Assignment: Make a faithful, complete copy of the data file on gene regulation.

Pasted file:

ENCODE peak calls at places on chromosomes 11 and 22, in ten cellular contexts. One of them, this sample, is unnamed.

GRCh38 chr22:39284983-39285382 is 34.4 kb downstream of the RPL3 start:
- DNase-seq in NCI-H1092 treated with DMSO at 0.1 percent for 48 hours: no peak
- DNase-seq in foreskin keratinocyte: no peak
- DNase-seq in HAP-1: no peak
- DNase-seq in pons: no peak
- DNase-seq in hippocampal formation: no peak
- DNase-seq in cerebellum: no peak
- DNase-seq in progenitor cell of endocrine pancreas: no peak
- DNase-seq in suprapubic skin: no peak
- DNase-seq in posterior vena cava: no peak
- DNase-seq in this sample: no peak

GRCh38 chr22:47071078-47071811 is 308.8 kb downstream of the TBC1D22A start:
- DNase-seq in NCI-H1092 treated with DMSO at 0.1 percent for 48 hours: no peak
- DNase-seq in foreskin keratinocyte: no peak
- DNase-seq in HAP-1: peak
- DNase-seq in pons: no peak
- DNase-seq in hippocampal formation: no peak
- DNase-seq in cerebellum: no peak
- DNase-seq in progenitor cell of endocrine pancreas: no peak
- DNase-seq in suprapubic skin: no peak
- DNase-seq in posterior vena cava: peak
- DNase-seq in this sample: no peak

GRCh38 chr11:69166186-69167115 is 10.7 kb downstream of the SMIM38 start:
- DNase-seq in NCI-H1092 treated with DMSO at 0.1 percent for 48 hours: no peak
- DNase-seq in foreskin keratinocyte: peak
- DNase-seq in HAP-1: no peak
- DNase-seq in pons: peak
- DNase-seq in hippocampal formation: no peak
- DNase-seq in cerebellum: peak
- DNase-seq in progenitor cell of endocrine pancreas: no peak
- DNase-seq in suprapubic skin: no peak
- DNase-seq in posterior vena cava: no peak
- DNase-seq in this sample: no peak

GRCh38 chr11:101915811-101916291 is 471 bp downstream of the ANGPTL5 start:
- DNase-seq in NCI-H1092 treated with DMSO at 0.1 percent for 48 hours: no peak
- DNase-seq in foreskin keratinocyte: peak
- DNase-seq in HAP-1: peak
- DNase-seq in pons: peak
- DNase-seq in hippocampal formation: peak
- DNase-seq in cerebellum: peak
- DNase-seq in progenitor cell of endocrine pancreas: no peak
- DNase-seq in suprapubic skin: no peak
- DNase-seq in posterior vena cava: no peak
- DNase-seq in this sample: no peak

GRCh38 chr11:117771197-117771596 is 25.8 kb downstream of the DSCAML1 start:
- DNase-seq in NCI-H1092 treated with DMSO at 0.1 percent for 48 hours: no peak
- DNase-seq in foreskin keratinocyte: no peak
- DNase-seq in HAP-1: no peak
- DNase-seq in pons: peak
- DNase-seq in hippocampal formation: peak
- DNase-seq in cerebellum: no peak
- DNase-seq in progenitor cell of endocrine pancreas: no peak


ENCODE peak calls at places on chromosomes 11 and 22, in ten cellular contexts. One of them, this sample, is unnamed.

GRCh38 chr22:39284983-39285382 is 34.4 kb downstream of the RPL3 start:
- DNase-seq in NCI-H1092 treated with DMSO at 0.1 percent for 48 hours: no peak
- DNase-seq in foreskin keratinocyte: no peak
- DNase-seq in HAP-1: no peak
- DNase-seq in pons: no peak
- DNase-seq in hippocampal formation: no peak
- DNase-seq in cerebellum: no peak
- DNase-seq in progenitor cell of endocrine pancreas: no peak
- DNase-seq in suprapubic skin: no peak
- DNase-seq in posterior vena cava: no peak
- DNase-seq in this sample: no peak

GRCh38 chr22:47071078-47071811 is 308.8 kb downstream of the TBC1D22A start:
- DNase-seq in NCI-H1092 treated with DMSO at 0.1 percent for 48 hours: no peak
- DNase-seq in foreskin keratinocyte: no peak
- DNase-seq in HAP-1: peak
- DNase-seq in pons: no peak
- DNase-seq in hippocampal formation: no peak
- DNase-seq in cerebellum: no peak
- DNase-seq in progenitor cell of endocrine pancreas: no peak
- DNase-seq in suprapubic skin: no peak
- DNase-seq in posterior vena cava: peak
- DNase-seq in this sample: no peak

GRCh38 chr11:69166186-69167115 is 10.7 kb downstream of the SMIM38 start:
- DNase-seq in NCI-H1092 treated with DMSO at 0.1 percent for 48 hours: no peak
- DNase-seq in foreskin keratinocyte: peak
- DNase-seq in HAP-1: no peak
- DNase-seq in pons: peak
- DNase-seq in hippocampal formation: no peak
- DNase-seq in cerebellum: peak
- DNase-seq in progenitor cell of endocrine pancreas: no peak
- DNase-seq in suprapubic skin: no peak
- DNase-seq in posterior vena cava: no peak
- DNase-seq in this sample: no peak

GRCh38 chr11:101915811-101916291 is 471 bp downstream of the ANGPTL5 start:
- DNase-seq in NCI-H1092 treated with DMSO at 0.1 percent for 48 hours: no peak
- DNase-seq in foreskin keratinocyte: peak
- DNase-seq in HAP-1: peak
- DNase-seq in pons: peak
- DNase-seq in hippocampal formation: peak
- DNase-seq in cerebellum: peak
- DNase-seq in progenitor cell of endocrine pancreas: no peak
- DNase-seq in suprapubic skin: no peak
- DNase-seq in posterior vena cava: no peak
- DNase-seq in this sample: no peak

GRCh38 chr11:117771197-117771596 is 25.8 kb downstream of the DSCAML1 start:
- DNase-seq in NCI-H1092 treated with DMSO at 0.1 percent for 48 hours: no peak
- DNase-seq in foreskin keratinocyte: no peak
- DNase-seq in HAP-1: no peak
- DNase-seq in pons: peak
- DNase-seq in hippocampal formation: peak
- DNase-seq in cerebellum: no peak
- DNase-seq in progenitor cell of endocrine pancreas: no peak